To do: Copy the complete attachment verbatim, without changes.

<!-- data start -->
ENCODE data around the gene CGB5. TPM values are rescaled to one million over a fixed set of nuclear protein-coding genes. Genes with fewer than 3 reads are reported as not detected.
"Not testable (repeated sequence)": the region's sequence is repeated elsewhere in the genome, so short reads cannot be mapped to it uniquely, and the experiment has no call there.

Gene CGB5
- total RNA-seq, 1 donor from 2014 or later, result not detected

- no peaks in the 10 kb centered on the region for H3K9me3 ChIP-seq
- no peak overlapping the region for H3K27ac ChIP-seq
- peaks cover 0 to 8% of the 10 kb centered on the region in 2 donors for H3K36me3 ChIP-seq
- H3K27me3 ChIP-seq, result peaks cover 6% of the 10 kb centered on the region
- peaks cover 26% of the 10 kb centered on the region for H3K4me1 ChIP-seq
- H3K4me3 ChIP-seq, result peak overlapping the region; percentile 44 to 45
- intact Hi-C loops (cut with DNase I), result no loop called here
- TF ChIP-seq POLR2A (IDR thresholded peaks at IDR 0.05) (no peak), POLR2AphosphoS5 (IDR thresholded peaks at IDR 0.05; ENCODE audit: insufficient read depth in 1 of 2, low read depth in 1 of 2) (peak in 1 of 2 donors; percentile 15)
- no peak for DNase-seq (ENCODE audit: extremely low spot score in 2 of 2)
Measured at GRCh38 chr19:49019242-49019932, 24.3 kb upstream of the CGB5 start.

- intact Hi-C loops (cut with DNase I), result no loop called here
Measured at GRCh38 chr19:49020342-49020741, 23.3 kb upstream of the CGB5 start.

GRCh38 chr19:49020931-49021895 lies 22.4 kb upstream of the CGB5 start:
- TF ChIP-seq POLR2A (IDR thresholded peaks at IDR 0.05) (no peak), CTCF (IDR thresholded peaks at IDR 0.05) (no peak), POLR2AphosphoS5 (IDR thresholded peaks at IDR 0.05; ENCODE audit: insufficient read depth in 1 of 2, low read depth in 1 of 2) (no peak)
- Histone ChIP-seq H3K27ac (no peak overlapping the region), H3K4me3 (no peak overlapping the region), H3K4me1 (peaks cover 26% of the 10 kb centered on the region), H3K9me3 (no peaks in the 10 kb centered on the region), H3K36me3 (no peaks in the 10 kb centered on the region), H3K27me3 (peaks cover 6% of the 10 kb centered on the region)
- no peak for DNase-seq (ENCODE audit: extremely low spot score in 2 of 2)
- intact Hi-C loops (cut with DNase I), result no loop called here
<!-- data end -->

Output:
ENCODE data around the gene CGB5. TPM values are rescaled to one million over a fixed set of nuclear protein-coding genes. Genes with fewer than 3 reads are reported as not detected.
"Not testable (repeated sequence)": the region's sequence is repeated elsewhere in the genome, so short reads cannot be mapped to it uniquely, and the experiment has no call there.

Gene CGB5
- total RNA-seq, 1 donor from 2014 or later, result not detected

- no peaks in the 10 kb centered on the region for H3K9me3 ChIP-seq
- no peak overlapping the region for H3K27ac ChIP-seq
- peaks cover 0 to 8% of the 10 kb centered on the region in 2 donors for H3K36me3 ChIP-seq
- H3K27me3 ChIP-seq, result peaks cover 6% of the 10 kb centered on the region
- peaks cover 26% of the 10 kb centered on the region for H3K4me1 ChIP-seq
- H3K4me3 ChIP-seq, result peak overlapping the region; percentile 44 to 45
- intact Hi-C loops (cut with DNase I), result no loop called here
- TF ChIP-seq POLR2A (IDR thresholded peaks at IDR 0.05) (no peak), POLR2AphosphoS5 (IDR thresholded peaks at IDR 0.05; ENCODE audit: insufficient read depth in 1 of 2, low read depth in 1 of 2) (peak in 1 of 2 donors; percentile 15)
- no peak for DNase-seq (ENCODE audit: extremely low spot score in 2 of 2)
Measured at GRCh38 chr19:49019242-49019932, 24.3 kb upstream of the CGB5 start.

- intact Hi-C loops (cut with DNase I), result no loop called here
Measured at GRCh38 chr19:49020342-49020741, 23.3 kb upstream of the CGB5 start.

GRCh38 chr19:49020931-49021895 lies 22.4 kb upstream of the CGB5 start:
- TF ChIP-seq POLR2A (IDR thresholded peaks at IDR 0.05) (no peak), CTCF (IDR thresholded peaks at IDR 0.05) (no peak), POLR2AphosphoS5 (IDR thresholded peaks at IDR 0.05; ENCODE audit: insufficient read depth in 1 of 2, low read depth in 1 of 2) (no peak)
- Histone ChIP-seq H3K27ac (no peak overlapping the region), H3K4me3 (no peak overlapping the region), H3K4me1 (peaks cover 26% of the 10 kb centered on the region), H3K9me3 (no peaks in the 10 kb centered on the region), H3K36me3 (no peaks in the 10 kb centered on the region), H3K27me3 (peaks cover 6% of the 10 kb centered on the region)
- no peak for DNase-seq (ENCODE audit: extremely low spot score in 2 of 2)
- intact Hi-C loops (cut with DNase I), result no loop called here